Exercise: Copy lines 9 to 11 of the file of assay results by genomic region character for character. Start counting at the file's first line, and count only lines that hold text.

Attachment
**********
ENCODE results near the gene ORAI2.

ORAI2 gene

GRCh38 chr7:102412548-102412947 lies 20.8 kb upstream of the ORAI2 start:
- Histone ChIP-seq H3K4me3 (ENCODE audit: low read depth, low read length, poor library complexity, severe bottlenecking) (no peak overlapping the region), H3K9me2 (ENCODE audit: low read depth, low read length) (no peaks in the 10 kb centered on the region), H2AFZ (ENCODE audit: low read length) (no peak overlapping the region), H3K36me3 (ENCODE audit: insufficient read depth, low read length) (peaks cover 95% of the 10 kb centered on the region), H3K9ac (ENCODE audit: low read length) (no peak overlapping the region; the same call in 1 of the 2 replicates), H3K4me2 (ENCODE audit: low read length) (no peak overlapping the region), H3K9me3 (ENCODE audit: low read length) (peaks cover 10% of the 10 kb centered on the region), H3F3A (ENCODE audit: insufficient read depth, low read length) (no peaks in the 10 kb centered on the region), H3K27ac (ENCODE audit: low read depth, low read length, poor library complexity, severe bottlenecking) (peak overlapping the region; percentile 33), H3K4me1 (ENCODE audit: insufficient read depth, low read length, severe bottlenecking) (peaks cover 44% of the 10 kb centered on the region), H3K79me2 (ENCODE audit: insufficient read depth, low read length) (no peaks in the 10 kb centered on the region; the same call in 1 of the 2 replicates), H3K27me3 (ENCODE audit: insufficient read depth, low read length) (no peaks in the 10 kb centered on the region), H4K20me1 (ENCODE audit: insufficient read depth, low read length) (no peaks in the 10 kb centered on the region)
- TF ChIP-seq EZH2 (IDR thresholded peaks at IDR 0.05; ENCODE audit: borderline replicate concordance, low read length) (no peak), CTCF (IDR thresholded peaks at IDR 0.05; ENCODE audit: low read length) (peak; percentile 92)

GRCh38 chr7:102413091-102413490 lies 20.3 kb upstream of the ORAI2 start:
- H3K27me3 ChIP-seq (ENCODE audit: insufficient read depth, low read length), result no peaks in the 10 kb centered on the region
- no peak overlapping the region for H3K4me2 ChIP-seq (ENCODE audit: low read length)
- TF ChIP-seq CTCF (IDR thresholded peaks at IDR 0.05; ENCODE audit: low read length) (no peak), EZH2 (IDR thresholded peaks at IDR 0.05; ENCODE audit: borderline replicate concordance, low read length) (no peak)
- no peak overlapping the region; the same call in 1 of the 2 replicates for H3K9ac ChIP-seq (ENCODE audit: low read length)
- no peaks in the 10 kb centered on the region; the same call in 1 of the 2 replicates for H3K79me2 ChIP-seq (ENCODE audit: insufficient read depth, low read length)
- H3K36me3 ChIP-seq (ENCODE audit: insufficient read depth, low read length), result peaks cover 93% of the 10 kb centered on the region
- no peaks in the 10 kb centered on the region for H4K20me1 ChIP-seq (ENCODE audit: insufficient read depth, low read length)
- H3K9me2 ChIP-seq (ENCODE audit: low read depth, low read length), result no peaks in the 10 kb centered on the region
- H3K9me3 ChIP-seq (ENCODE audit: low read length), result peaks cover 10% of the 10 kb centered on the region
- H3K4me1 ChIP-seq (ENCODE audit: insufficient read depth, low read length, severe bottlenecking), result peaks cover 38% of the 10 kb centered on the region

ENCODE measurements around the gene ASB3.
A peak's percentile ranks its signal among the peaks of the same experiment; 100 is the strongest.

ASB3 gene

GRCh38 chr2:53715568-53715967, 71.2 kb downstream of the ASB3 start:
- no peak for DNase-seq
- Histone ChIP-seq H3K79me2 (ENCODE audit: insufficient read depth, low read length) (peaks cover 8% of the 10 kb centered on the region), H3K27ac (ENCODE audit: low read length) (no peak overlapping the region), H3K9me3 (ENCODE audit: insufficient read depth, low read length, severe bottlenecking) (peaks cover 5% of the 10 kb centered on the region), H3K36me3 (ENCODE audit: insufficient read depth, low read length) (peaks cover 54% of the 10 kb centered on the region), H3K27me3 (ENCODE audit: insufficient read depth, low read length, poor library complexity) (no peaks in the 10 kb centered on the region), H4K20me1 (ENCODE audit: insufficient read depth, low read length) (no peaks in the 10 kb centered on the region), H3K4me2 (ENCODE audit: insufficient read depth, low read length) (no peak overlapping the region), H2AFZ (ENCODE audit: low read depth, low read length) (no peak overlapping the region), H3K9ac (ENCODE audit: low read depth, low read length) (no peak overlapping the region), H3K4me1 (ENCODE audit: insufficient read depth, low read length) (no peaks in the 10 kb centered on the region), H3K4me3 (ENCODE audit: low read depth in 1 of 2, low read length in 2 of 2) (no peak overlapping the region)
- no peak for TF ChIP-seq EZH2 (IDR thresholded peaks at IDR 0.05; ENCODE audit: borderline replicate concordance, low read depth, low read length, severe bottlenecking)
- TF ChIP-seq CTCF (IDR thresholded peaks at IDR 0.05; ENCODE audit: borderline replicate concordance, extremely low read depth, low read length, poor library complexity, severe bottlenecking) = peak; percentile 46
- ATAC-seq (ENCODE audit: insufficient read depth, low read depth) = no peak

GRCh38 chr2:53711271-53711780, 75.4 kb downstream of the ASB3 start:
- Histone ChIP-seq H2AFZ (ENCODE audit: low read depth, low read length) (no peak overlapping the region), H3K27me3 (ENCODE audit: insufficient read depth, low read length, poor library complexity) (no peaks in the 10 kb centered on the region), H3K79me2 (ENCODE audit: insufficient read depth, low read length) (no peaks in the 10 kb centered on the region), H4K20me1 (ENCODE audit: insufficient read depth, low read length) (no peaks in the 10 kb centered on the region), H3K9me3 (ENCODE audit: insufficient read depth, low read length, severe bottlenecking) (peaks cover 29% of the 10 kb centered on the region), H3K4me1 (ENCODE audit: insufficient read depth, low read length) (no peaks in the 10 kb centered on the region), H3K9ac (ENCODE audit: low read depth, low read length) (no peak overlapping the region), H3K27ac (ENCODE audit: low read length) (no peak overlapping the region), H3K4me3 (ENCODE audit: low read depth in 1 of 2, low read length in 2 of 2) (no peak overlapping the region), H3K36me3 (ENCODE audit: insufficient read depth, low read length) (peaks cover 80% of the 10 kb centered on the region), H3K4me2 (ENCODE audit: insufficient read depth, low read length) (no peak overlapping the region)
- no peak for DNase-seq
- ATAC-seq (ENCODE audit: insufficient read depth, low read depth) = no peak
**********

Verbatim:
- TF ChIP-seq CTCF (IDR thresholded peaks at IDR 0.05; ENCODE audit: low read length) (no peak), EZH2 (IDR thresholded peaks at IDR 0.05; ENCODE audit: borderline replicate concordance, low read length) (no peak)
- no peak overlapping the region; the same call in 1 of the 2 replicates for H3K9ac ChIP-seq (ENCODE audit: low read length)
- no peaks in the 10 kb centered on the region; the same call in 1 of the 2 replicates for H3K79me2 ChIP-seq (ENCODE audit: insufficient read depth, low read length)